Device-to-Device communication (D2D) already exists independently of IoT technology. Have you ever Airdropped a friend a photo? If yes, then you have likely witnessed one of the simple benefits of D2D communication.
IoT technology, however, takes D2D communication to the next level by providing it with the critical digital infrastructure needed to maximize its efficiency and use at scale.
Let’s say a bank wants to link all of its smart ATMs in a network so that it can conduct security and maintenance checks at the end of each day remotely. The bank does so by designing a specific signal that is sent to the first ATM in the network, which, if it is secure and does not have any software malfunctions, instantaneously sends the same ping to the next ATM, and so on. If there is an ATM that has suffered a security breach, a separate signal is instantly sent to the bank indicating that there is a problem, while the other signal continues through the network from ATM to ATM until the process is done.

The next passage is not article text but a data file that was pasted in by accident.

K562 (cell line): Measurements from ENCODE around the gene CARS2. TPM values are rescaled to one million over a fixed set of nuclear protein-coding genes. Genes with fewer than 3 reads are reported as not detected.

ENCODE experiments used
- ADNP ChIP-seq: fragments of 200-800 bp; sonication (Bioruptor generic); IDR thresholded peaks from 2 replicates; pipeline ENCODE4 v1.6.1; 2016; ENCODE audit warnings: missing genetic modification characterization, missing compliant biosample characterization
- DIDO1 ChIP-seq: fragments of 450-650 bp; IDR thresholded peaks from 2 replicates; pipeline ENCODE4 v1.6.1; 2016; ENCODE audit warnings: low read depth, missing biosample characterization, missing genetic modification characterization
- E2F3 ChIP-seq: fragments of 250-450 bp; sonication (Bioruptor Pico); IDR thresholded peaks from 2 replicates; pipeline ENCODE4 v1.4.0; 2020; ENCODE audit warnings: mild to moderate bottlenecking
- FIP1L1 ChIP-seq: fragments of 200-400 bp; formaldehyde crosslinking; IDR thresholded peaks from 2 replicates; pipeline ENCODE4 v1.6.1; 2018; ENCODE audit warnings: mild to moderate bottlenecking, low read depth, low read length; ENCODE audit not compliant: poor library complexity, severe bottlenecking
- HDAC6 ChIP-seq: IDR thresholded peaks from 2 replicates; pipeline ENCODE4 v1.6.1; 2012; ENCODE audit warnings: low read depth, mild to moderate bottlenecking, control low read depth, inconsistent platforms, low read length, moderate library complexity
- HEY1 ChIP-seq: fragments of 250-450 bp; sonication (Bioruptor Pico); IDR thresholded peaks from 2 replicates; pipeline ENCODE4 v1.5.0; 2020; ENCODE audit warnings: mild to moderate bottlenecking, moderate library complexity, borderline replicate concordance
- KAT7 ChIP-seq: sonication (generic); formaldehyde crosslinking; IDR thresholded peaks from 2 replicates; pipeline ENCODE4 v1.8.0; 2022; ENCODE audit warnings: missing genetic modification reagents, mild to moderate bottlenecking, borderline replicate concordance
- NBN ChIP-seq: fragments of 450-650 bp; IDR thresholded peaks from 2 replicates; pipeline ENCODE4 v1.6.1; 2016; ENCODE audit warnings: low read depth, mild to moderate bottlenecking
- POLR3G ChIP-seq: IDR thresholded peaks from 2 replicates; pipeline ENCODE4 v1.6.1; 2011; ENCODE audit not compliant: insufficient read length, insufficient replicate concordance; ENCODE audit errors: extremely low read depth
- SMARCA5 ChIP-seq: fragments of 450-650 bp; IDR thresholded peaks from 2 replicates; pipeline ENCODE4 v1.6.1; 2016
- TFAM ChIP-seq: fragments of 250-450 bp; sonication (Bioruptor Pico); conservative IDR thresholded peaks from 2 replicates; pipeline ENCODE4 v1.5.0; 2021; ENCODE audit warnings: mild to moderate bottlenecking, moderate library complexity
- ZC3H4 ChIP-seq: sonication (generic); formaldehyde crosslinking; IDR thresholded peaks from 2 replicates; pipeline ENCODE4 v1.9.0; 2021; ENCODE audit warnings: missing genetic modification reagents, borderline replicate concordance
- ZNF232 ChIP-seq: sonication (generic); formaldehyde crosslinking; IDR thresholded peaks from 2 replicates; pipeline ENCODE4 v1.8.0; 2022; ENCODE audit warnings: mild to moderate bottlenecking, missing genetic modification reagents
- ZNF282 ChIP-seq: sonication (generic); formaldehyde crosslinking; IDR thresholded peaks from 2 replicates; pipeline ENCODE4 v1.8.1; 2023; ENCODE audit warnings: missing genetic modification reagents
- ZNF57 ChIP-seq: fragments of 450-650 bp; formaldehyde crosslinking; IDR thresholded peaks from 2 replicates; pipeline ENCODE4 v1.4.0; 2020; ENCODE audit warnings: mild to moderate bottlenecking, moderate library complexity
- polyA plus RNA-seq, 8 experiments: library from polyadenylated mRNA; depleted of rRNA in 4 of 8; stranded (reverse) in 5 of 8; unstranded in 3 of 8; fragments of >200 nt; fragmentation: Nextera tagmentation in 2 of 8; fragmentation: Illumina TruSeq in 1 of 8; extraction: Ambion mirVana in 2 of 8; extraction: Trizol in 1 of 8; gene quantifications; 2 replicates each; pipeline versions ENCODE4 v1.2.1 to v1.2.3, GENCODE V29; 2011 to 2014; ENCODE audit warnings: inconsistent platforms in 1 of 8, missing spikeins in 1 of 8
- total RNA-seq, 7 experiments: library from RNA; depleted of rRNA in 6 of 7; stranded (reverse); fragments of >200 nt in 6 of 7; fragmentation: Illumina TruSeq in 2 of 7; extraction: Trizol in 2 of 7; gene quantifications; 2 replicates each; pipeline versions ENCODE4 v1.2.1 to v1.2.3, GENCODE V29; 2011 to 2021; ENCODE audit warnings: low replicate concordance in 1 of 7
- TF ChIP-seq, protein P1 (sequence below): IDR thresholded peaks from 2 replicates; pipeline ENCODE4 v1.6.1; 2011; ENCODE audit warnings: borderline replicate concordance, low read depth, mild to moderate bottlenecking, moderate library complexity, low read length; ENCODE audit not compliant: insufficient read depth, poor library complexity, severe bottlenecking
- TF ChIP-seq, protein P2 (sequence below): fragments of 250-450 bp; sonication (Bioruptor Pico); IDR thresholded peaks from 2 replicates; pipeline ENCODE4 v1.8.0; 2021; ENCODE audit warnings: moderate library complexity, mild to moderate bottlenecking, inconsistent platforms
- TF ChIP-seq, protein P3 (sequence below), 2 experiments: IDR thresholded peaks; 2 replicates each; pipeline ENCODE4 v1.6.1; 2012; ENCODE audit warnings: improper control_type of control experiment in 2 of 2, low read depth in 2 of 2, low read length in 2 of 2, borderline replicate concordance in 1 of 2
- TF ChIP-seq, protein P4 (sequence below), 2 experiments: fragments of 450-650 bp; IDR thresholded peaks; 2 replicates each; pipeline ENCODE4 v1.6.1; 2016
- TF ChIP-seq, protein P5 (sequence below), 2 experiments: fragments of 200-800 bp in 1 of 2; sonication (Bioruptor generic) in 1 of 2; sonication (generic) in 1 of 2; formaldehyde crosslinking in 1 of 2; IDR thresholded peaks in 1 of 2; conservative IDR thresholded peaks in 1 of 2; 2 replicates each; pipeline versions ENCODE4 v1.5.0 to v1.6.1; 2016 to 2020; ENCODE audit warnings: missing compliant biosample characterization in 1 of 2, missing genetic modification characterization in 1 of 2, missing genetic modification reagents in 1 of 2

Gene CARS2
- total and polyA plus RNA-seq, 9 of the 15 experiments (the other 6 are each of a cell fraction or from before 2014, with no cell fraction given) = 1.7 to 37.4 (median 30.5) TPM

This example illustrates not only how IoT-based D2D communication can be highly useful in the financial industry, but also how easily it could be implemented throughout a breadth of disparate industries.